- Prices- Point out that everything in the store has it’s own price, and that’s what the label is underneath each item. If you haven’t discussed money (dollars and cents), this is a good time to start doing so. Then as you shop, have your child practice reading the amounts on some of the labels ($2.99= “Two dollars and ninety nine cents.”)
- Price per unit- Show how (in most stores) the label has a price per unit, such as cents/ounces. Teach how to compare different products to determine which one is the better deal. Your child will first need to understand the concept of higher and lower numbers (e.g. 55 is bigger than 49).
- Reading- Practice reading signs and product names on packaging throughout the store.
- Volume and weight- Identify what a gallon looks like compared to a half-gallon compared to a quart. Estimate the weight on something, and then check the package label to see how close you got. Usually in the produce section a scale is available too!
- Budgeting- Set up a budget. Plan a meal or shopping list within that budget. Are there any good deals at the store? How much can you save?
Also, I never leave home without a travel sized Magna Doodle but it is especially handy in the grocery store. My oldest daughter loves to draw and write on it, so it makes the trip go much more smoothly (for me anyway!). If you have one handy, then here are a few extra ideas.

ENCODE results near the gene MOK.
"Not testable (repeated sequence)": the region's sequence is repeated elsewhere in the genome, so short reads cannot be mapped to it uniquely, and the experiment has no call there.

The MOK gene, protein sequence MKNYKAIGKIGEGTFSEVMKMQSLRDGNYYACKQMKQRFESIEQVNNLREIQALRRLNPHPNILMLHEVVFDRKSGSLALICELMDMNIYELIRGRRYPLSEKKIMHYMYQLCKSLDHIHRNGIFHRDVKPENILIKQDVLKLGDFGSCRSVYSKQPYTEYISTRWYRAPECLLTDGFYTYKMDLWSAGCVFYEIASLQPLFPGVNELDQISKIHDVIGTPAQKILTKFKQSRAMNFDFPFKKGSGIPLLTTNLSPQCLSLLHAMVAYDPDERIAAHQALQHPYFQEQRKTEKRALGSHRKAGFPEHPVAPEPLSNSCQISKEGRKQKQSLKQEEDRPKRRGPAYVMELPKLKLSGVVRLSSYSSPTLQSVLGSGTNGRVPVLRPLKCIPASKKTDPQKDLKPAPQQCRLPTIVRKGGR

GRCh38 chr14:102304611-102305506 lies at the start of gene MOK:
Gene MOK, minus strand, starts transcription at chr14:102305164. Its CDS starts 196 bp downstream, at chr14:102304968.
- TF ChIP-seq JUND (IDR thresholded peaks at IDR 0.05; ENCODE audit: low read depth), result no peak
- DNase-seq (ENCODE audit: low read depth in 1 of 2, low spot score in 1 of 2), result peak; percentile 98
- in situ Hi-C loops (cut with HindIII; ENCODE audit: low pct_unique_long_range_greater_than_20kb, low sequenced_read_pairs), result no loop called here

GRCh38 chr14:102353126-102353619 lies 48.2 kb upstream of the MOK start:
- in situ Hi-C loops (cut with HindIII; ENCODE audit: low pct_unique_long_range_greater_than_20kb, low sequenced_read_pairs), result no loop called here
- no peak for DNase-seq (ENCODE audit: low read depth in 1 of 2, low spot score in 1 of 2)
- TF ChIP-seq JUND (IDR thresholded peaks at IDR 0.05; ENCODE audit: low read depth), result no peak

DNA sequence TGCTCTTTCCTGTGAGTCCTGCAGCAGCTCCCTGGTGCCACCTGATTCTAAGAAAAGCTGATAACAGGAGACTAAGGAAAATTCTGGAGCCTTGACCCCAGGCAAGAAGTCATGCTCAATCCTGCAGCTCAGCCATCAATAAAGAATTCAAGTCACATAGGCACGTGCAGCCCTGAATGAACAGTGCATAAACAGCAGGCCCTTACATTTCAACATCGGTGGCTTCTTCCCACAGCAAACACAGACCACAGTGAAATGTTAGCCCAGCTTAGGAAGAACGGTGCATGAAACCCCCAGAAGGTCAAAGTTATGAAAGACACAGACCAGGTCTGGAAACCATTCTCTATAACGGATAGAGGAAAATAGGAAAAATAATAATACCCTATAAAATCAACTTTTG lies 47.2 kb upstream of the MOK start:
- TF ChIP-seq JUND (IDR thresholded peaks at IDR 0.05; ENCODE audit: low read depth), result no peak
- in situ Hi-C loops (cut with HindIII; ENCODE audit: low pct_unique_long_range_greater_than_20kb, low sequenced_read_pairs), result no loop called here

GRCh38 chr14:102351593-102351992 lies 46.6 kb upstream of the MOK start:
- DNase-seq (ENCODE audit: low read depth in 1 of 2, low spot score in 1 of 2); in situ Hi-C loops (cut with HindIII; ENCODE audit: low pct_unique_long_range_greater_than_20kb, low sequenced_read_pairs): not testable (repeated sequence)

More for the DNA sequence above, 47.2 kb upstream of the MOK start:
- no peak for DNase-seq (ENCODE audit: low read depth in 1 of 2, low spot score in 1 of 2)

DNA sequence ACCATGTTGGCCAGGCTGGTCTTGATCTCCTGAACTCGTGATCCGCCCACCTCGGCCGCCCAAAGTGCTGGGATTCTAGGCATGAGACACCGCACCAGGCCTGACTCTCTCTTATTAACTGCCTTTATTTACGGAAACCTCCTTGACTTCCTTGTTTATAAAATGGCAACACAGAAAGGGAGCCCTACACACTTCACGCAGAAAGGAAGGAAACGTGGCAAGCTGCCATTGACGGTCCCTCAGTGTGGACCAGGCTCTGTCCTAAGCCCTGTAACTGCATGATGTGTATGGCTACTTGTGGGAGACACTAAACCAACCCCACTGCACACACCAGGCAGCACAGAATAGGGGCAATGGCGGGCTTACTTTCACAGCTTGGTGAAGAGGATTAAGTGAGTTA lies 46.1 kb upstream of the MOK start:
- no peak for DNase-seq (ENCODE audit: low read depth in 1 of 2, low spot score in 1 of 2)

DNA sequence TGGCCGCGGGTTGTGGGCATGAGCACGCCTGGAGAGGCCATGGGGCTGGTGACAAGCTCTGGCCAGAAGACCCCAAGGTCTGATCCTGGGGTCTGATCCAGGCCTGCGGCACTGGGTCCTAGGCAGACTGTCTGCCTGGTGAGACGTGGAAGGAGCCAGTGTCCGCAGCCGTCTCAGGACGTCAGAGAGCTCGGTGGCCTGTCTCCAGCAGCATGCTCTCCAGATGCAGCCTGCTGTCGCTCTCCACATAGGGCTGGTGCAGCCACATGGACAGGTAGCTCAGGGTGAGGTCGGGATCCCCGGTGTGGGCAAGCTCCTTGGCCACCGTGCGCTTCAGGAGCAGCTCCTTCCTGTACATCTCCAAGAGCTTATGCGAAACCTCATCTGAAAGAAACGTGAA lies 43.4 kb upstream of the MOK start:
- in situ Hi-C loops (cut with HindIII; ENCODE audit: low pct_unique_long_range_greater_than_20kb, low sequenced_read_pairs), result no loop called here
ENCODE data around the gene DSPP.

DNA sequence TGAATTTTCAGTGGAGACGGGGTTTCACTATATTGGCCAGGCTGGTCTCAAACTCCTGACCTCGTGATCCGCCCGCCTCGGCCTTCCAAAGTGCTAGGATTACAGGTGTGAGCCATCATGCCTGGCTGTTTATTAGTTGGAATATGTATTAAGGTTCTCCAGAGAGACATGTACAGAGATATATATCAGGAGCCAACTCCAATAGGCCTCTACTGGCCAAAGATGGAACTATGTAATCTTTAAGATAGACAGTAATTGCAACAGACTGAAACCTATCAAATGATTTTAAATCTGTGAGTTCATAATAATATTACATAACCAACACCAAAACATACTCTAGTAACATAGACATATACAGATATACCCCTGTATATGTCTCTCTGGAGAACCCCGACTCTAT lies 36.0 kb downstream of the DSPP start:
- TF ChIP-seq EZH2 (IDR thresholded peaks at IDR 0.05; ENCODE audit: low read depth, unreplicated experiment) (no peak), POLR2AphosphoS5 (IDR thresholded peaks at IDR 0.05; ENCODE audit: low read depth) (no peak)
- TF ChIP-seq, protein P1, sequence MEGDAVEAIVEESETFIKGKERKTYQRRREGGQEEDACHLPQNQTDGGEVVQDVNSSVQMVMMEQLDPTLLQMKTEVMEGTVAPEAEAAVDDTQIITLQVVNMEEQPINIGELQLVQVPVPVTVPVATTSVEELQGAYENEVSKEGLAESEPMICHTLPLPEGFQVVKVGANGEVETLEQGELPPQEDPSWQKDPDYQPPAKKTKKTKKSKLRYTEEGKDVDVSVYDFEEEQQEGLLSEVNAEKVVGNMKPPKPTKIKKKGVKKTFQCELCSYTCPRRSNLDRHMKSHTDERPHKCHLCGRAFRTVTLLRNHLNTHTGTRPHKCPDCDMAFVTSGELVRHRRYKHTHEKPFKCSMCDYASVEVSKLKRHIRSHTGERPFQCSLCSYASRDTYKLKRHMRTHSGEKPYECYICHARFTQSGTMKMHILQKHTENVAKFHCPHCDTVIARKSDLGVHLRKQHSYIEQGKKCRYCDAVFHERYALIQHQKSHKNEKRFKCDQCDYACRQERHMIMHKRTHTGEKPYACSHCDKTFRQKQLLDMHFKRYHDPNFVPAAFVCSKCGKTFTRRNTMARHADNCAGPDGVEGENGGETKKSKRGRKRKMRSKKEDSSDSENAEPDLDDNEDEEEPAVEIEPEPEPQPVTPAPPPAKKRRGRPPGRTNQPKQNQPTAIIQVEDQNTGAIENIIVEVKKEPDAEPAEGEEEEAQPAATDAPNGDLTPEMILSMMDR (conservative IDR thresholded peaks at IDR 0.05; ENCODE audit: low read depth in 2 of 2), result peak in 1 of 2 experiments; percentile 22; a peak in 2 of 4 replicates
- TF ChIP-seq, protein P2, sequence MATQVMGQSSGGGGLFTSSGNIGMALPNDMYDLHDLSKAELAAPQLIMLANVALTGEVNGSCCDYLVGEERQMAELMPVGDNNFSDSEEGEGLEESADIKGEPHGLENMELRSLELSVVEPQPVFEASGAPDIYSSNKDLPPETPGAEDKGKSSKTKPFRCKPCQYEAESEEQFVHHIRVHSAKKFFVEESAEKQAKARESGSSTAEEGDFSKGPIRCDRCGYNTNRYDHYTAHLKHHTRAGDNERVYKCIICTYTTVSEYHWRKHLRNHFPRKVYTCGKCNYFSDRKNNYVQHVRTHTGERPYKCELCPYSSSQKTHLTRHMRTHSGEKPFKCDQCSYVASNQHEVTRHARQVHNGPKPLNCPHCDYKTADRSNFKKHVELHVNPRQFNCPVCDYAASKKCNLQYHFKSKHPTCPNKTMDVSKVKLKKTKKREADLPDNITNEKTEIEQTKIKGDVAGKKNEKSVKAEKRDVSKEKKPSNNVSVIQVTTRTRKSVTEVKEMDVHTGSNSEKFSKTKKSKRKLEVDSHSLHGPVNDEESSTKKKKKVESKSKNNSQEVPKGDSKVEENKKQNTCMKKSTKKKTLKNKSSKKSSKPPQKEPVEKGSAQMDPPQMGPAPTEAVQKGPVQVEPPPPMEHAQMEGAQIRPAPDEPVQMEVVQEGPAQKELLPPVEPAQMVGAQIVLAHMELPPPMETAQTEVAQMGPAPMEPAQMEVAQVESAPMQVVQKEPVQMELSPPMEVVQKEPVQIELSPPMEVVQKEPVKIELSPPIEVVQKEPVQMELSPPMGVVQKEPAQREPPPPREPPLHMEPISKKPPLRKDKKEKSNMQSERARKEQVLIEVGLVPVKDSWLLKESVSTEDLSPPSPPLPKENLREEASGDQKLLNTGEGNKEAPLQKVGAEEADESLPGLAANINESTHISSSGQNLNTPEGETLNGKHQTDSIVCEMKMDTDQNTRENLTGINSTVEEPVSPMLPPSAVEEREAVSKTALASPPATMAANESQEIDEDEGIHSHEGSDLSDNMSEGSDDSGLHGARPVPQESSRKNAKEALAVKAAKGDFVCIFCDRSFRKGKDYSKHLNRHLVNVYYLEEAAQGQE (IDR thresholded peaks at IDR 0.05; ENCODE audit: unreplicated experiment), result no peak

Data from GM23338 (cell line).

- Letter ID- You write a letter of the alphabet and he tells you what it is. Once he is good at this, you say a letter and have him write it.
- Number ID- You write a number and he tells you what it is. Once he is good at this, you say a number and have him write it for you.
- Reading- You write a word down and have him read it to you.
- Writing- You say a word and have him spell it for you, or have him spell different items he sees in the store. This could be a fun way to challenge a reluctant speller.
- Play Tic-Tac-Toe! This is a good game to introduce the idea of strategy. Not only that he has to get three in a row, but he has to try to stop you from getting three! Until he gets the hang of it, point out that you’ve got two in a row, and then ask where he wants to go next to stop you. Do this game enough times and he will start to catch on. (This is also a great game to do in restaurants while waiting for your food to arrive!)
Have fun learning while you shop!
We are headed to the beach this weekend and it is the perfect place to incorporate learning with fun. The sights, sounds, and feel of the sand make it a perfect multisensory experience. Here are just a few ideas that come to mind…I will definitely try some of these with my daughters.
Opposites- Big/little (shells, buckets, sandcastles, holes you dig, handprints & footprints), short/tall (sandcastles, shadows), wet/dry (sand, people, towels, buckets), hot/cold (sand in sun and shade, sun/water, cool drinks, hot skin).
Hide objects in the sand (like shells or her toes!) and see if she can find them. Show her how a shovel, rake, and sifter can be helpful with this task.